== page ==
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August 23, 2008

Bill ...

One of the worst, most painful and torturous experiences that you can have is to know that a loved one is in pain but you can’t do anything about it. The realization of impotence, that there could be some key which unlocks joy from the prison of suffering and knowing that you do not have that key, is misery incarnate, futility manifest.

 

Bill Rogokos took his life. Corey called yesterday to tell me and I could hear his pain, I could feel it, because his suffering, his wish that he could have done something to stop Bill’s final choice, became my suffering at hearing the pain in Corey’s voice and unable to do anything save to listen five hundred miles away. This pain multiplies, expands, with the realization that so many of the people I know and love are suffering at loosing Bill; his sister Michelle, Corey, Jared, Paul, Erica, Nolan, Josh, we all grew up in the same neighborhood. I understand the desire to kill ones’ self, to end the suffering of life, but in doing so it creates so much more suffering that the balance is not reset; one weight is lifted but many more are added in the process, weights that can never be removed.

 

I remember in high school, sitting in Corey and Jared’s house reading the entirety of the Steven King’s Langoliers to Bill and the others. How many other fifteen or sixteen year olds would sit there listening to one of their piers read them a story for six hours? How many houses did we toilet paper together? We were never the closest of friends, but we were friends. I respected him. As time and distance separated us and news of him reached me second hand, it was always good news, news that he was a good man. My condolences to his family. To Bill! I raise my glass to him and to all who miss him.

August 05, 2008

Updates from the Fringe

Well, purchasing our first house, getting laid off, starting a new old job, starting the hoop-jumping to get a teaching credential, and a new puppy is the short list of why the blog’s been so silent.

 

The house is going great, despite the dogs keeping the place a mess with the fluffy innards of their stuffed animal toys, and the puppy’s digested meals scattered about. We still need to get the bathrooms fixed as they have slight water damage, just not slight enough to fix cheaply. The peach tree is almost ready have its fruits consumed, but the nectarine and apple trees still need more time.

 

I’m back working for the NASA E/PO group at Sonoma State University. In addition to taking over the secretarial job for the maternity-bound secretary, I’m also engaged in some observing with GORT, writing updates for the Gamma-Ray Burst Real-time Sky Map, and helping write episodes for Epo’s Chronicles.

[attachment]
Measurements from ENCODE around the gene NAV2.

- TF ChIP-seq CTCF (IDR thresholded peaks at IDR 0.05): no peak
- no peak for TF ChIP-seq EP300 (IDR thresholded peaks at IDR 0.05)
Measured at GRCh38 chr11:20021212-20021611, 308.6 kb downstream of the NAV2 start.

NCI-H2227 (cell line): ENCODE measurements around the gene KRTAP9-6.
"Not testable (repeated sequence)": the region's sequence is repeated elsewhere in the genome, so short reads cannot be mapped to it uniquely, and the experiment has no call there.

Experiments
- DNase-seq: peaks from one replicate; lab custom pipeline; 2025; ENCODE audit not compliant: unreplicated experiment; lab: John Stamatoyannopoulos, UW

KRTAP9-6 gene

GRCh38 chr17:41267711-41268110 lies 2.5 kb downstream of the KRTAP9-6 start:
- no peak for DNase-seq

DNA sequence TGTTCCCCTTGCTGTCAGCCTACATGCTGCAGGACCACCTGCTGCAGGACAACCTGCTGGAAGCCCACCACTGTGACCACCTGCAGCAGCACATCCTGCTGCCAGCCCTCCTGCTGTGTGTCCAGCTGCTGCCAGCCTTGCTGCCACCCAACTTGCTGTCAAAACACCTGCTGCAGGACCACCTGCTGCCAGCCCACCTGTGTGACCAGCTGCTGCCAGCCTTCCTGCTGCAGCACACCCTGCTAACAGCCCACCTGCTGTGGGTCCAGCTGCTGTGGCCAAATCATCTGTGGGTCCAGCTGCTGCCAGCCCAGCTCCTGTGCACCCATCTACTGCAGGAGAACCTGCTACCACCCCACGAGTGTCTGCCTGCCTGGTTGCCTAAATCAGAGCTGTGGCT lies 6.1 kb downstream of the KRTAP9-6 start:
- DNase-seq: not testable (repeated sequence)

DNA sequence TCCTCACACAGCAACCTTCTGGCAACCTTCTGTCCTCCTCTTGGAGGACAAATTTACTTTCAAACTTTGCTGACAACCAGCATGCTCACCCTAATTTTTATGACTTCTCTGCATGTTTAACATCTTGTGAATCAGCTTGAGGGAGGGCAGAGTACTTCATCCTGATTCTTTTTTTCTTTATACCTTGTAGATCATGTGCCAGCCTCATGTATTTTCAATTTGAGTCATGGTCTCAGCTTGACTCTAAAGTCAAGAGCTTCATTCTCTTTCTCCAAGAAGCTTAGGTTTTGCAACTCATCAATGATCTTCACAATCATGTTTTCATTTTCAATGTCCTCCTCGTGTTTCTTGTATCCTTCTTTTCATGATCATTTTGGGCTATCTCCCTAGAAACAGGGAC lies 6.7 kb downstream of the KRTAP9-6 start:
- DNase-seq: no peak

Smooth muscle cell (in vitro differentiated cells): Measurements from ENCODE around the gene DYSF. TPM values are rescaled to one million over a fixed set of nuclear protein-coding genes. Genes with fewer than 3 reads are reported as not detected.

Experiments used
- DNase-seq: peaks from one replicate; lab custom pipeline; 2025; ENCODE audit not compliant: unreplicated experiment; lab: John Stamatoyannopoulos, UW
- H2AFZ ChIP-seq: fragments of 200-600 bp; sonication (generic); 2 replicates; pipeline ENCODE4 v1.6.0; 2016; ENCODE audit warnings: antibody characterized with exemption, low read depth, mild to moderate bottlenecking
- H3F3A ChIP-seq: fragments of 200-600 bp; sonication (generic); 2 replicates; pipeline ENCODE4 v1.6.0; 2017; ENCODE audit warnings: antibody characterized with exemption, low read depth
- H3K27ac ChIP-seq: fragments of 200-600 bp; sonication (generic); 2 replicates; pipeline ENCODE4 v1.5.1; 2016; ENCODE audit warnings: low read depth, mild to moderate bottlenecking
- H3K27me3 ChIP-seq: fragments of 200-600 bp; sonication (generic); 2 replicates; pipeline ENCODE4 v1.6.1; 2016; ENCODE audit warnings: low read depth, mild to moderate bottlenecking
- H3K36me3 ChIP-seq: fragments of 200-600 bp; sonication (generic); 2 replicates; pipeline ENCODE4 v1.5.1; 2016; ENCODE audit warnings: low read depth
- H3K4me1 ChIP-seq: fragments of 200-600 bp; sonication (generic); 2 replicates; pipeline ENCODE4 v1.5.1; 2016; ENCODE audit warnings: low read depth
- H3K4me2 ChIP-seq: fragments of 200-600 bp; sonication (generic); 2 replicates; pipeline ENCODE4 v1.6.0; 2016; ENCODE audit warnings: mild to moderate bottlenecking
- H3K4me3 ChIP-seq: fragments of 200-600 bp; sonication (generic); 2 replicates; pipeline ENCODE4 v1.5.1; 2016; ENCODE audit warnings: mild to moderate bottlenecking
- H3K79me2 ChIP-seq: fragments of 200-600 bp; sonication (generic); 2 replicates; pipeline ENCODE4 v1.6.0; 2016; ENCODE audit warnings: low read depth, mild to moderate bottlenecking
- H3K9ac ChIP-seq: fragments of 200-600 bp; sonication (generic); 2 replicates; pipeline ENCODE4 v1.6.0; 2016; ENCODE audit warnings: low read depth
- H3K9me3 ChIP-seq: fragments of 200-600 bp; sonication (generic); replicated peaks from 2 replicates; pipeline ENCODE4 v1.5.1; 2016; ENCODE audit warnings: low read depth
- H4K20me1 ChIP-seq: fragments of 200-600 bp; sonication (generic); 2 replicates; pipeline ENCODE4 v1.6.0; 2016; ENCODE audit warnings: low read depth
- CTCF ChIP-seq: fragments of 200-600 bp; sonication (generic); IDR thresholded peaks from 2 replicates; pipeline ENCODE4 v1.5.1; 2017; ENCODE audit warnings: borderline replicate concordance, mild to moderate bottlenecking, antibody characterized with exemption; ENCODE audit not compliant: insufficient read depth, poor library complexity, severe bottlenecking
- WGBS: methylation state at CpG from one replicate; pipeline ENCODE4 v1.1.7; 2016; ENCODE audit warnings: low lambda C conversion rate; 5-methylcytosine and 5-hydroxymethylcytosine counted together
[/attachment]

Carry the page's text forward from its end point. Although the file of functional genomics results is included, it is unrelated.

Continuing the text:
I’m awaiting the test results for the first of three CSET tests in the journey which is getting a Single Subject Teaching Credential. The goal is to start working as a science teacher for high school sometime within the next year or so. However, coming back and working at with the NASA group has been a lot of fun and it would be tempting to continue to work there and help extend the science outreach to schools in the area.

 

New puppy, a long-haired German shepherd named Enkidu. Cthulhu and Enkidu have been getting along splendidly, however there are moments of dominance which can be scary to hear but no one has gotten anything but their egos hurt as of yet (and we’d like to keep it that way).

 

I’ve been play testing 4th edition D&D with my regular game group and I think it’s safe to say that we all enjoy the new combat rules. I am still displeased with it being so combat focused, as it just means either waiting for “fluff” books to come out or devising our own house rules, neither of which makes me happy.

 

Blogs that I’m reading of late:

 

Phil Plait’s Bad Astronomy blog which is now under the wing of Discover Magazine’s website, a totally cool event with a hats of to Phil. Dr. Plait is also set to publish his new book later this year, called Death from the Skies!: These Are the Ways the World Will End… which looks very cool and includes death by direct gamma-ray burst. The gamma-ray bursts (GRBs) are the things we’re helping track at the NASA E/PO group.

 

P. Z. Myers blog, Pharyngula is an evolution and biology blog that also combats creationism and Intelligent Design as viable “scientific” pursuits. It’s an interesting read for the controversy alone, but the science is great as well (I mean come’on, who doesn’t welcome the cephalopod overlords!).